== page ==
It looked like we were prepared for last years parent meeting. Some quality table decorations. Some delicious snacks. The only thing missing? PARENTS.

Not kidding: We went all out for a parent meeting…and had 2 parents show up. Want to know what we learned? Well, the big one was to make sure that the email actually went out and the announcement was actually mentioned in big church. Here are the others!

99 Thoughts for Parents of Teenagers by Walt Mueller of CPYU 

Don’t create parent ministry in a vacuum.
Talk to parents and see what they would like or need. The last thing you want is to create an event or program they feel they don’t need. Trust us, we’ve done that several times and it’s humiliating. Talk to some core parents, and some on the fringe, and ask them to give you a perspective of what would be beneficial to their family.

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Pick the low-hanging fruit first.
You could probably start a text message list quickly and cheaply and take a huge leap forward. Maybe start a blog that shares what you taught at youth group last week—maybe with a few discussion questions for parents to follow-up with during the week. As you come across great resources for parents, consider posting a list in the church bulletin board (virtually or the one in the hallway). Start with a couple easy things to begin partnering with parents.
First…focus on the obvious.
Before you accomplish some grand vision of partnership with parents, think about the obvious places parents are looking for help: The transition from elementary school to junior high, from junior high to high school, and from high school to college are all massive for parents.

99 Thoughts for Parents of Teenagers by Walt Mueller of CPYU 

When their child starts taking sports seriously, starts working for the first time, or has his/her first serious relationship. If a family is going through a divorce, death or other traumatic event, there are lots of obvious, and very natural, places for you to begin ministering to parents without the formalities of meetings and newsletters!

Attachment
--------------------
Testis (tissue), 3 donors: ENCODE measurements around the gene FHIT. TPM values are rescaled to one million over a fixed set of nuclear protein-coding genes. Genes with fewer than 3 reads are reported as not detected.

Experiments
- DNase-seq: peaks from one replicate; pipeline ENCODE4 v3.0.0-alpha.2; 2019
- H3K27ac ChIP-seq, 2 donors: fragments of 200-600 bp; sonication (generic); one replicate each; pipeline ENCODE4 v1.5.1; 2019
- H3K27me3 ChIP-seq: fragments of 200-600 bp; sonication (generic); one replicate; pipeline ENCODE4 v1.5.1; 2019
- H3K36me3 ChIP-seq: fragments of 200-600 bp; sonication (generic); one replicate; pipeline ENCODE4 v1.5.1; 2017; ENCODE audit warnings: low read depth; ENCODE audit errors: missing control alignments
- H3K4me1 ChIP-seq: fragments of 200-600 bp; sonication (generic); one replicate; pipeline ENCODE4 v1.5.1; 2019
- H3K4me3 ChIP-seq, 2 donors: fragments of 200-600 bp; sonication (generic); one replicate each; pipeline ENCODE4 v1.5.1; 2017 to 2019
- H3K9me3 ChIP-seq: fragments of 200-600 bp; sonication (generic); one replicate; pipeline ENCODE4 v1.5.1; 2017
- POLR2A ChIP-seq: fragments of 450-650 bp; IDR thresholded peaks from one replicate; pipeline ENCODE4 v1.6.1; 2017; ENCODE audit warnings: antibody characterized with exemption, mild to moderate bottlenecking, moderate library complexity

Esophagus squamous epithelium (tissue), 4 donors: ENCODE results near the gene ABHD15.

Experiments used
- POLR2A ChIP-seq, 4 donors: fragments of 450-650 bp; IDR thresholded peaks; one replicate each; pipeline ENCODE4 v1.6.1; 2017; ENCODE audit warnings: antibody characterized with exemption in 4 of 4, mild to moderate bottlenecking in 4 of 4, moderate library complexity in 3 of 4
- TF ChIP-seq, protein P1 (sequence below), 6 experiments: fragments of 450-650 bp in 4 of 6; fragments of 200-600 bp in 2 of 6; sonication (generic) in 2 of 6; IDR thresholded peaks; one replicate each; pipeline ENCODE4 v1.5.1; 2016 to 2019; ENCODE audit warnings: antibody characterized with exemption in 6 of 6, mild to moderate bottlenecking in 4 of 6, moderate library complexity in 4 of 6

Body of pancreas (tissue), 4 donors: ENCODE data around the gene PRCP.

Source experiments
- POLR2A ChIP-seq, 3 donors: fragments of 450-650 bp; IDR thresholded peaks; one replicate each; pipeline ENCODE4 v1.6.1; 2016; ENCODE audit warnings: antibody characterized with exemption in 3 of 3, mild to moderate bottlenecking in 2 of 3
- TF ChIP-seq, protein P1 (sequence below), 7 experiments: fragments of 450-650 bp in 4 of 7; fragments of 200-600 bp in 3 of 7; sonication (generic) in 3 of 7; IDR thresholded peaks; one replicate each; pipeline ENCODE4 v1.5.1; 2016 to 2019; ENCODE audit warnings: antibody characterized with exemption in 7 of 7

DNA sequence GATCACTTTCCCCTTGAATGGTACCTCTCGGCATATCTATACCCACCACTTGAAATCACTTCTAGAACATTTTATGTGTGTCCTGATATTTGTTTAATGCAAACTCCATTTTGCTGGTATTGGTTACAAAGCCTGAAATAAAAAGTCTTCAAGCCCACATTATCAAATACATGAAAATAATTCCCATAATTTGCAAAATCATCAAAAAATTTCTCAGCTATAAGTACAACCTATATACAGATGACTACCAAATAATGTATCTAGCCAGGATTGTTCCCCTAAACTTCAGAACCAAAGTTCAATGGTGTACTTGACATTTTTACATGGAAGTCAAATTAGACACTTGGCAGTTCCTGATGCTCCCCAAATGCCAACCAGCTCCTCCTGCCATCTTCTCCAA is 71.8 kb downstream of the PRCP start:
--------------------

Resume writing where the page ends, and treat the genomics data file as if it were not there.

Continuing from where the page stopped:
Where have you found success in a young parent ministry at your church?

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  • Christian Waltmire says:

    I have been very convicted/encouraged that we need to make a major focus of our youth ministry on our parents.

    Some things I am thinking to do:
    – Family BBQ for fun and fellowship (we have been doing this toward the end of each school year, but I want to maybe do this at the beginning next time. It is for youth and their whole family and we usually do softball or kickball and maybe some sack races, etc. too.)
    – A night, early on in the school year with youth and their parents to talk about plans for the upcoming year and have parents and youth sign up for ways they want to help. (We did this on a Sunday after church a few years back, but this time I will try to do it on a normal Wednesday to not have one more thing to do.)
    – A two month (maybe little longer) study with parents and their youth on our regular Wednesday nights. We would have game, worship, and message all together, then have small groups with parents and their youth to go over the passage from the message. (This would take place in the spring so kids would have already had the whole fall to have just youth messages and small groups.)
    – And, in general, I plan to be in touch a lot more with the parents to talk about where their kids are and encourage those who are Christians to be the key spiritual leaders for their kids. (Instead of me getting with their kid to talk about doing devotions, having a relationship with Jesus, etc., I can talk to the parents and they can get with their kid.)

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